Thursday, May 21, 2009
Let's Cut the Cr%^ and Get REAL Data
I want data I can use for my ride. My ride tomorrow. Even lousy data is better than most of what I can get off the internet. Even lousy data is a starting point to suggest ways to get better data. Repeatable, clean data will tell us whether we want bike lanes everywhere - or nowhere - or somewhere in between.
Click on any of the links above and they go to the same place. It's a place where the CPSC tried to actually test some of the reflector myths, legends, and folklore. The data speaks for itself, even though they tried to wrap it up in PC BS. It's not very good data, but it's a start. It's worth a read.
What it says to me:
#1 - Forester was right - maybe. He claimed that side reflectors are useless and the CPSC data is consistent with his claim. The INTERESTING test, however, would have been one with no side reflectors and that test was not run. PC factors, no doubt. The CPSC avoided confronting the physics and rescinding any sort of side reflector requirement, despite the data leading in that direction.
#2 - Forester was wrong - maybe (link is actually to John Allen site, but I like his discussion). Forester claims the BEST thing for the rear is a big, amber SAE reflector. It seems logical. Looking at the data was why I bought a blinking red light that also meets the CPSC reflector standard. I WOULD have bought one that met the SAE standard, but there's no such animal. The light I chose will provide quite a bit of safety if it should poop out and I don't notice. There are few like it on the market. I really had to look (a Cateye TL-LD500) to find one. Unfortunately, while CPSC tested a big red reflector, they didn't test the "Forester" recommendation. If your faith runs to Forester, get your amber reflector at an RV supply house. They don't sell them at bike shops.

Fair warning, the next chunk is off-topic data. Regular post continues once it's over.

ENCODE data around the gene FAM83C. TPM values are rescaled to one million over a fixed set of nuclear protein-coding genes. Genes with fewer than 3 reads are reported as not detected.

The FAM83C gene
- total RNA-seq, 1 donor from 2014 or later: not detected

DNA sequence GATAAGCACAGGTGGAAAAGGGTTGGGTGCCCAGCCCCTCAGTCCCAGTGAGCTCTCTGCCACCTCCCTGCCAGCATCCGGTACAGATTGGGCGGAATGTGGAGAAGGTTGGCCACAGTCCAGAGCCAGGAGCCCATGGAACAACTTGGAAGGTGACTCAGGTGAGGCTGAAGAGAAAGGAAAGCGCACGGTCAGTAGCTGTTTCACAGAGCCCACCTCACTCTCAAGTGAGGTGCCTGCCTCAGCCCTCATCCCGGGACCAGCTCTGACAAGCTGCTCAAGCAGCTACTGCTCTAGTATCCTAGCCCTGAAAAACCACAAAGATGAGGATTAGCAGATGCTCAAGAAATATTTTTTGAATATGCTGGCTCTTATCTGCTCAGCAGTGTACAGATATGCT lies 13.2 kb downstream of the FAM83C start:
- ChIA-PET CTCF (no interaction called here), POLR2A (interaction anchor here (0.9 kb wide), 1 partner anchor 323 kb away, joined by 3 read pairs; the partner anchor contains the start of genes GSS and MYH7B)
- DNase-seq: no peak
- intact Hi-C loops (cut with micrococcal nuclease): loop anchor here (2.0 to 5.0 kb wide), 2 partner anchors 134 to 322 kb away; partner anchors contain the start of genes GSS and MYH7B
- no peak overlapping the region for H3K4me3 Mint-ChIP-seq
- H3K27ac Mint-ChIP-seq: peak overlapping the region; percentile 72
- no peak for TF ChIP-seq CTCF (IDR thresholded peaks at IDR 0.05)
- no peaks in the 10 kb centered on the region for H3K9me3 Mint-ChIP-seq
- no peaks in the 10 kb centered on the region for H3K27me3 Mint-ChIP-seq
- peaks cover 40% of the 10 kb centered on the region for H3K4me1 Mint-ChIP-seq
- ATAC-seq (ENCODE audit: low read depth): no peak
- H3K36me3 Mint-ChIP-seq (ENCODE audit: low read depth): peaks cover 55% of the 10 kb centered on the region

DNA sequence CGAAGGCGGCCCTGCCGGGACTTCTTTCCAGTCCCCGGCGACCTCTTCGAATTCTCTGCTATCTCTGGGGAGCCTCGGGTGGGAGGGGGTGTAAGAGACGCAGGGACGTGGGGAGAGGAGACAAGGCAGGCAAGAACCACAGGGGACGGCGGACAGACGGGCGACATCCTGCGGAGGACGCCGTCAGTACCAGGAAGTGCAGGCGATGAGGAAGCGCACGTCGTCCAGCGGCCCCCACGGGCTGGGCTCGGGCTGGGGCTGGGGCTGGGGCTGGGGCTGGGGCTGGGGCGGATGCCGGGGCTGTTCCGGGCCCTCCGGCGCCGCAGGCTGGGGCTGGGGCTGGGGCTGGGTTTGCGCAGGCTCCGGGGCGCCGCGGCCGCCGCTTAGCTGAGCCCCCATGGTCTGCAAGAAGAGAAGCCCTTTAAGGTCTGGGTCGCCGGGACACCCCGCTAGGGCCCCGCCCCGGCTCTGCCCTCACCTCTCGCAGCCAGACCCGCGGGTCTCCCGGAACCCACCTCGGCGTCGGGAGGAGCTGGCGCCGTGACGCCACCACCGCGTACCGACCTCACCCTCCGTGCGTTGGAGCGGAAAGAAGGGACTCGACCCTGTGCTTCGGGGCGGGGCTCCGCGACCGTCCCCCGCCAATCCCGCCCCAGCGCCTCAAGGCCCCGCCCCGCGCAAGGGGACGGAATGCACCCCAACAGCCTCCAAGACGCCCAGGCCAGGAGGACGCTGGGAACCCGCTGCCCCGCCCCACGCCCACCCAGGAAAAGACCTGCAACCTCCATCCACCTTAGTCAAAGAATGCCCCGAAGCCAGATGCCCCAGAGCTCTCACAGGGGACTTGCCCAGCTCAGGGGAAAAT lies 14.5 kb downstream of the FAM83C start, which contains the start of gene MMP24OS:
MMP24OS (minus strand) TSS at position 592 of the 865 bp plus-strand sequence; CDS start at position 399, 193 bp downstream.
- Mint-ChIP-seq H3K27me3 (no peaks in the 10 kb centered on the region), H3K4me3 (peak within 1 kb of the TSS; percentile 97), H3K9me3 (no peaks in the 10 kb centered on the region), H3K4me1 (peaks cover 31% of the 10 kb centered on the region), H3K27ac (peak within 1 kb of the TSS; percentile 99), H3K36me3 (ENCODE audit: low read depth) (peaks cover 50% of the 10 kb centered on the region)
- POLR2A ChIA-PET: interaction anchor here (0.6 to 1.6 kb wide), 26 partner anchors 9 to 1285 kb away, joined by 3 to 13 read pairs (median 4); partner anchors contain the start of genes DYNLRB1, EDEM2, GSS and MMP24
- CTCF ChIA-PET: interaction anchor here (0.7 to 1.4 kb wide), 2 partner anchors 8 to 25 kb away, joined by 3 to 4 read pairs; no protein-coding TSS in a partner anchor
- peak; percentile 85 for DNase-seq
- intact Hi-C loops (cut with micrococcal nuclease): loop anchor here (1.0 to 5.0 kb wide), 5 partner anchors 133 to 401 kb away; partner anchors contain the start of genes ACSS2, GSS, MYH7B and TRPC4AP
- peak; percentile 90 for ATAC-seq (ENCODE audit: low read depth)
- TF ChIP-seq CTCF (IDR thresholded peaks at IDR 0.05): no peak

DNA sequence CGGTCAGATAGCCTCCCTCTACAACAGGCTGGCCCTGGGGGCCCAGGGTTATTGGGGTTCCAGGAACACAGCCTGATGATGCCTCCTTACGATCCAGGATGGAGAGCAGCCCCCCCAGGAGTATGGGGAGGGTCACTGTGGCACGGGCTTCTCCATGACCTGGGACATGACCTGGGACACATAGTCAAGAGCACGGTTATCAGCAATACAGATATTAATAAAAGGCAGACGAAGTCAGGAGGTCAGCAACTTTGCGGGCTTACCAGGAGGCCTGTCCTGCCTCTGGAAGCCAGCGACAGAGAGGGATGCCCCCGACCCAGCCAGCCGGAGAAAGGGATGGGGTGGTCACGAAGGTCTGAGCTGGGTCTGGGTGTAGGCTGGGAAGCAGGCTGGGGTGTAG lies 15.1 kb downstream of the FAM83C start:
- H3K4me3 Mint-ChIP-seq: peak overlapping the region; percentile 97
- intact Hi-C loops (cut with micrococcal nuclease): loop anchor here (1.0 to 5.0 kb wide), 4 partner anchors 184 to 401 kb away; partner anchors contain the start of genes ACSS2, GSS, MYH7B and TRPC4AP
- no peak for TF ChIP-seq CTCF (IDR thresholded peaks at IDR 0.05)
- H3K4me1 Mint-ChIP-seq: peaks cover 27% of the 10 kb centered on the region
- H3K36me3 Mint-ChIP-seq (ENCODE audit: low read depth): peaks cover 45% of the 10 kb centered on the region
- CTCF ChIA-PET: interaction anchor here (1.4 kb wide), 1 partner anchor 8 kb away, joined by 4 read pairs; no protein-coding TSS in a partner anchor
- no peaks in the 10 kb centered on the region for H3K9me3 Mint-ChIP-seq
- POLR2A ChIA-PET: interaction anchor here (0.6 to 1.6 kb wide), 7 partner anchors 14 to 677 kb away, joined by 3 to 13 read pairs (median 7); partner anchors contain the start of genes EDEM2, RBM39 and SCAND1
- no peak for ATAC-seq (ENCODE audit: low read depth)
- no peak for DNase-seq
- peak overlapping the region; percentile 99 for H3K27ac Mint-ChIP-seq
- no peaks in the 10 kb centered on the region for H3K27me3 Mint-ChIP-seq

#3 - Get DATA, REAL DATA. There's too little of it and too much "I love/hate bike paths." Get the data and test it against added observations. It really ain't that hard to devise experiments to test these hypotheses and to check how the results stack up against real world data. The critics will point out the weaknesses and we'll gradually get better - and the conclusions will become pretty obvious before long. To me, bike paths or their absence are just part of the ride to where I'm going and I want to know how to deal with them in the safest manner.
#4 - Don't use a 1994 Jaguar XJ6 Sovereign as the "car" in CPSC pictures (page 5 of the pdf). I LIKE Jaguars. I've got more of them than I'm willing to admit. Use something Japanese - or German. Anything that was on the losing side in WWII. This is a purely personal beef. Hey, PM's allowed to like beer & jazz on this blog, why is it a crime for me to like cool Limey cars?
#5 - So where's the test data on all these vests & bright colors so many people like to advocate and why aren't we outfitting crash dummies in bike helmets to see what REALLY happens?